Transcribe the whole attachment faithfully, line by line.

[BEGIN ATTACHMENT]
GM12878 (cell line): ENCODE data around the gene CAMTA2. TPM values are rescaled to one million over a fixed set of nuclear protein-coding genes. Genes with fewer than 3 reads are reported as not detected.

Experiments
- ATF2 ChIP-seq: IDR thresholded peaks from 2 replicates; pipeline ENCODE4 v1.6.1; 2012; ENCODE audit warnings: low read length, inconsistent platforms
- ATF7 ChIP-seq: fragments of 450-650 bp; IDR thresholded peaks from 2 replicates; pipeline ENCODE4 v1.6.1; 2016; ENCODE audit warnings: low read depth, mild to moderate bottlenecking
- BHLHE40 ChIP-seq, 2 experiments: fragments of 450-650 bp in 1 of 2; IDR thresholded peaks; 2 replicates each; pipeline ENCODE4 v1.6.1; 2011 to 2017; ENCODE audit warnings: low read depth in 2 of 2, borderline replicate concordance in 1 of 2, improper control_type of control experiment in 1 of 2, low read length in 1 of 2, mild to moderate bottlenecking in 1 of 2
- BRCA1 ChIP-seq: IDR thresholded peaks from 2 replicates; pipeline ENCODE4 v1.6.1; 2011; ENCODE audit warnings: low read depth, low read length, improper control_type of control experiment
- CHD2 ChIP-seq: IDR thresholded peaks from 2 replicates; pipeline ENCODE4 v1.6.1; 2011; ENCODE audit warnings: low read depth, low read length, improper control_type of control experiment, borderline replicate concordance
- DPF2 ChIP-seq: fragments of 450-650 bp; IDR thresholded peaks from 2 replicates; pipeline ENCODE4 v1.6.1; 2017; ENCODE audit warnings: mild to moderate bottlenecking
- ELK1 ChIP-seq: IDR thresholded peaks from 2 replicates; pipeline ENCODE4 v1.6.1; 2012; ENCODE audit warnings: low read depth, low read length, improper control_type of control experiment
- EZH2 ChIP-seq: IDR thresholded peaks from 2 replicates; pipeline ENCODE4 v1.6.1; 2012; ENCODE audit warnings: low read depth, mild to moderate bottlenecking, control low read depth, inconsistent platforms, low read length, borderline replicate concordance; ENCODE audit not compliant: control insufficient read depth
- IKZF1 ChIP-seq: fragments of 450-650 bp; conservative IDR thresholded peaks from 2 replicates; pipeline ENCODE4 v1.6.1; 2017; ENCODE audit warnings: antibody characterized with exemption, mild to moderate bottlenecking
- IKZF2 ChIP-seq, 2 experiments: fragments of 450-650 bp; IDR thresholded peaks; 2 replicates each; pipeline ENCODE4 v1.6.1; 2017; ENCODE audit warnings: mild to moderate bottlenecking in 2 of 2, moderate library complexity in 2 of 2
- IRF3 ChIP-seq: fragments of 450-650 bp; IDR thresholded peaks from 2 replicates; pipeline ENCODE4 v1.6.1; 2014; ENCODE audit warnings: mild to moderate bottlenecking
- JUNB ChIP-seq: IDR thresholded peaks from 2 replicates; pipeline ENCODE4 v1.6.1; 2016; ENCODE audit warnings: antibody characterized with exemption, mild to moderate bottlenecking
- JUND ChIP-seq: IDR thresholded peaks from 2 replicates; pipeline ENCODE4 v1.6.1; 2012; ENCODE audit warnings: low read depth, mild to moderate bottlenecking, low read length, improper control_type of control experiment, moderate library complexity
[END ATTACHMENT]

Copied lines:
GM12878 (cell line): ENCODE data around the gene CAMTA2. TPM values are rescaled to one million over a fixed set of nuclear protein-coding genes. Genes with fewer than 3 reads are reported as not detected.

Experiments
- ATF2 ChIP-seq: IDR thresholded peaks from 2 replicates; pipeline ENCODE4 v1.6.1; 2012; ENCODE audit warnings: low read length, inconsistent platforms
- ATF7 ChIP-seq: fragments of 450-650 bp; IDR thresholded peaks from 2 replicates; pipeline ENCODE4 v1.6.1; 2016; ENCODE audit warnings: low read depth, mild to moderate bottlenecking
- BHLHE40 ChIP-seq, 2 experiments: fragments of 450-650 bp in 1 of 2; IDR thresholded peaks; 2 replicates each; pipeline ENCODE4 v1.6.1; 2011 to 2017; ENCODE audit warnings: low read depth in 2 of 2, borderline replicate concordance in 1 of 2, improper control_type of control experiment in 1 of 2, low read length in 1 of 2, mild to moderate bottlenecking in 1 of 2
- BRCA1 ChIP-seq: IDR thresholded peaks from 2 replicates; pipeline ENCODE4 v1.6.1; 2011; ENCODE audit warnings: low read depth, low read length, improper control_type of control experiment
- CHD2 ChIP-seq: IDR thresholded peaks from 2 replicates; pipeline ENCODE4 v1.6.1; 2011; ENCODE audit warnings: low read depth, low read length, improper control_type of control experiment, borderline replicate concordance
- DPF2 ChIP-seq: fragments of 450-650 bp; IDR thresholded peaks from 2 replicates; pipeline ENCODE4 v1.6.1; 2017; ENCODE audit warnings: mild to moderate bottlenecking
- ELK1 ChIP-seq: IDR thresholded peaks from 2 replicates; pipeline ENCODE4 v1.6.1; 2012; ENCODE audit warnings: low read depth, low read length, improper control_type of control experiment
- EZH2 ChIP-seq: IDR thresholded peaks from 2 replicates; pipeline ENCODE4 v1.6.1; 2012; ENCODE audit warnings: low read depth, mild to moderate bottlenecking, control low read depth, inconsistent platforms, low read length, borderline replicate concordance; ENCODE audit not compliant: control insufficient read depth
- IKZF1 ChIP-seq: fragments of 450-650 bp; conservative IDR thresholded peaks from 2 replicates; pipeline ENCODE4 v1.6.1; 2017; ENCODE audit warnings: antibody characterized with exemption, mild to moderate bottlenecking
- IKZF2 ChIP-seq, 2 experiments: fragments of 450-650 bp; IDR thresholded peaks; 2 replicates each; pipeline ENCODE4 v1.6.1; 2017; ENCODE audit warnings: mild to moderate bottlenecking in 2 of 2, moderate library complexity in 2 of 2
- IRF3 ChIP-seq: fragments of 450-650 bp; IDR thresholded peaks from 2 replicates; pipeline ENCODE4 v1.6.1; 2014; ENCODE audit warnings: mild to moderate bottlenecking
- JUNB ChIP-seq: IDR thresholded peaks from 2 replicates; pipeline ENCODE4 v1.6.1; 2016; ENCODE audit warnings: antibody characterized with exemption, mild to moderate bottlenecking
- JUND ChIP-seq: IDR thresholded peaks from 2 replicates; pipeline ENCODE4 v1.6.1; 2012; ENCODE audit warnings: low read depth, mild to moderate bottlenecking, low read length, improper control_type of control experiment, moderate library complexity